John Byrne took over New Gods (with issue #12) when the title was floundering. Byrne, who had long shown affection for Jack Kirby’s work, was a nice fit for the material. To help attract new readers, DC priced his first issue at 99 cents. Over the course of his initial four-issue storyline, the companion titles Mister Miracle and Takion were cancelled, clearing the way for Byrne to control the entire Fourth World, not simply those elements traditionally associated with New Gods.
Reflecting this, New Gods was relaunched as Jack Kirby’s Fourth World, a title Byrne had reportedly chosen to show respect for Kirby’s work. The title incorporated Takion, as well as characters from Mister Miracle and Forever People. This made a great deal of sense. Kirby’s Fourth World titles had failed to last very long, through relaunch after relaunch. Perhaps combining them would improve this longevity. Also, the Fourth World had long been viewed as a single epic story, and a single title reflected this.
Beginning with issue #2 (Apr 1997), Jack Kirby’s Fourth World featured back-up stories telling tales set in the past, reminiscent of Kirby’s “Tales of Asgard” Thor stories (or how his classic “The Pact,” in New Gods Vol. 1 #7, was a full flashback issue). The back-ups in issues #9-11 and #13 were written and illustrated by Walter Simonson, who provided almost all of the covers for Byrne’s issues. Only issues #1, 12, and 20 didn’t feature a back-up story. These stories might not have been popular with American comics readers (who had long come to dislike back-ups and anthologies), but they were a smart addition to the series.
About halfway through Byrne’s two-year run (including his four issues of New Gods Vol. 4), DC offered the universe-wide crossover Genesis, written by Byrne and flowing out of his Jack Kirby’s Fourth World. Byrne had teased that the New Gods had some connection to Wonder Woman’s Greek gods ever since Action Comics Vol. 1 #600 (May 1988). He now revealed that the same force that was behind the creation of the New Gods and Earth’s various pantheons had also created Earth’s super-heroes. DC’s readers were unconvinced, however, and Genesis (published weekly over the course of a single month) is widely regarded as one of DC’s worst universe-wide crossovers.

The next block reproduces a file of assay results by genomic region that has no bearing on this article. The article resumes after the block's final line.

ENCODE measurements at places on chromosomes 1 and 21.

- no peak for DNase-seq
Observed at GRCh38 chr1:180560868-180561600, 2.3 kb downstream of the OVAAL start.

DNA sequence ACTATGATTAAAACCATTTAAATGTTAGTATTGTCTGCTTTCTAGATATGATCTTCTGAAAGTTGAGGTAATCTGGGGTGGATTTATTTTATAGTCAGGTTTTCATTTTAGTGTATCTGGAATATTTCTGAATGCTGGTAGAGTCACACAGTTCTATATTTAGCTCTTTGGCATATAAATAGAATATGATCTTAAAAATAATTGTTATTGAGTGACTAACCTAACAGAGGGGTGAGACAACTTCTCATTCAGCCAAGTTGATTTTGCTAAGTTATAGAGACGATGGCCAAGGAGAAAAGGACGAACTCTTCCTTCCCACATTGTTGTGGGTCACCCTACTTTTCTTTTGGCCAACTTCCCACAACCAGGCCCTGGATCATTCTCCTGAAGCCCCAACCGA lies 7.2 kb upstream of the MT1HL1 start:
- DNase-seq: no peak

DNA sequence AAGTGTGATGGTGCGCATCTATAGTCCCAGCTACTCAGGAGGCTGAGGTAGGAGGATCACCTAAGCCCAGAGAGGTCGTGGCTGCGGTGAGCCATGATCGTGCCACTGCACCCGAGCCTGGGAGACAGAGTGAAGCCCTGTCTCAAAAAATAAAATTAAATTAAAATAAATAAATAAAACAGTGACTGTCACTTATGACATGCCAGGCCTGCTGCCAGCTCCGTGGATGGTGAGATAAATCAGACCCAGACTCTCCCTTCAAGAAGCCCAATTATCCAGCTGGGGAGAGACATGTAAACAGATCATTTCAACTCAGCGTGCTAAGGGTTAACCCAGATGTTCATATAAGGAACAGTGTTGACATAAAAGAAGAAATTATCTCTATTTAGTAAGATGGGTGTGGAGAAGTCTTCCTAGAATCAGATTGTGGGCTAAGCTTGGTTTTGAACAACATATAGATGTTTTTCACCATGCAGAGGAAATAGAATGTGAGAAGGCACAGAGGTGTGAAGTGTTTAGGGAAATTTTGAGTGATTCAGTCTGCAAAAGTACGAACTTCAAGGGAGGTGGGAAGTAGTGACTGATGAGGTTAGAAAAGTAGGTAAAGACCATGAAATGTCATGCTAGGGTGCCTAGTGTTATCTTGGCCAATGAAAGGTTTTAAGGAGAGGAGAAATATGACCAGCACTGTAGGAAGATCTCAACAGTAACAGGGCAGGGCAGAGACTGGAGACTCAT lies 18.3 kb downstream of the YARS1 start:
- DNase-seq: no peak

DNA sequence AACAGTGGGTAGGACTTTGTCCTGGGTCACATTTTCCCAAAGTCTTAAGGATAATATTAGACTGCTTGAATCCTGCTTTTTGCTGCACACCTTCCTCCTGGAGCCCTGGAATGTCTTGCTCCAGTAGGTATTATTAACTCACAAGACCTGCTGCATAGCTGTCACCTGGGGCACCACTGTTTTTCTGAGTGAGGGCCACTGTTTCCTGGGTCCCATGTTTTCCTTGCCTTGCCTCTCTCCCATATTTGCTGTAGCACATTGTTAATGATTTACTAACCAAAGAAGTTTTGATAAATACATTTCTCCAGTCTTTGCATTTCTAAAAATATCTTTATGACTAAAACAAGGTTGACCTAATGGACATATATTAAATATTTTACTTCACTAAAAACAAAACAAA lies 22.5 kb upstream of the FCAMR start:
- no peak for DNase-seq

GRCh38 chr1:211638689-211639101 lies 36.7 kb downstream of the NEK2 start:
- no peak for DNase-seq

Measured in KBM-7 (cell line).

In fact, the overall course of Byrne’s tenure pivoted around Genesis. His first year began with the combination of Apokolips and New Genesis into a single planet. This was undone during Genesis, during which both Darkseid and Highfather were apparently killed. Byrne’s second year was defined by the aftermath of Genesis, as both Apokolips and New Genesis struggled in the wake of their leaders’ deaths. During this, Mister Miracle returned to Earth, Takion briefly became the ruler of New Genesis, and questions were raised about whether Orion was really Darkseid’s son. By the end of Byrne’s tenure, both Darkseid and Highfather had returned — although the question of Orion’s parentage was never completely resolved.
This was done at the request of Walter Simonson, who was scheduled to relaunch the title as Orion. That successor series, however, would take some time to appear. Jack Kirby’s Fourth World was cancelled (with issue #20, Oct 1998) over a year and a half before Orion was launched (with issue #1, June 2000).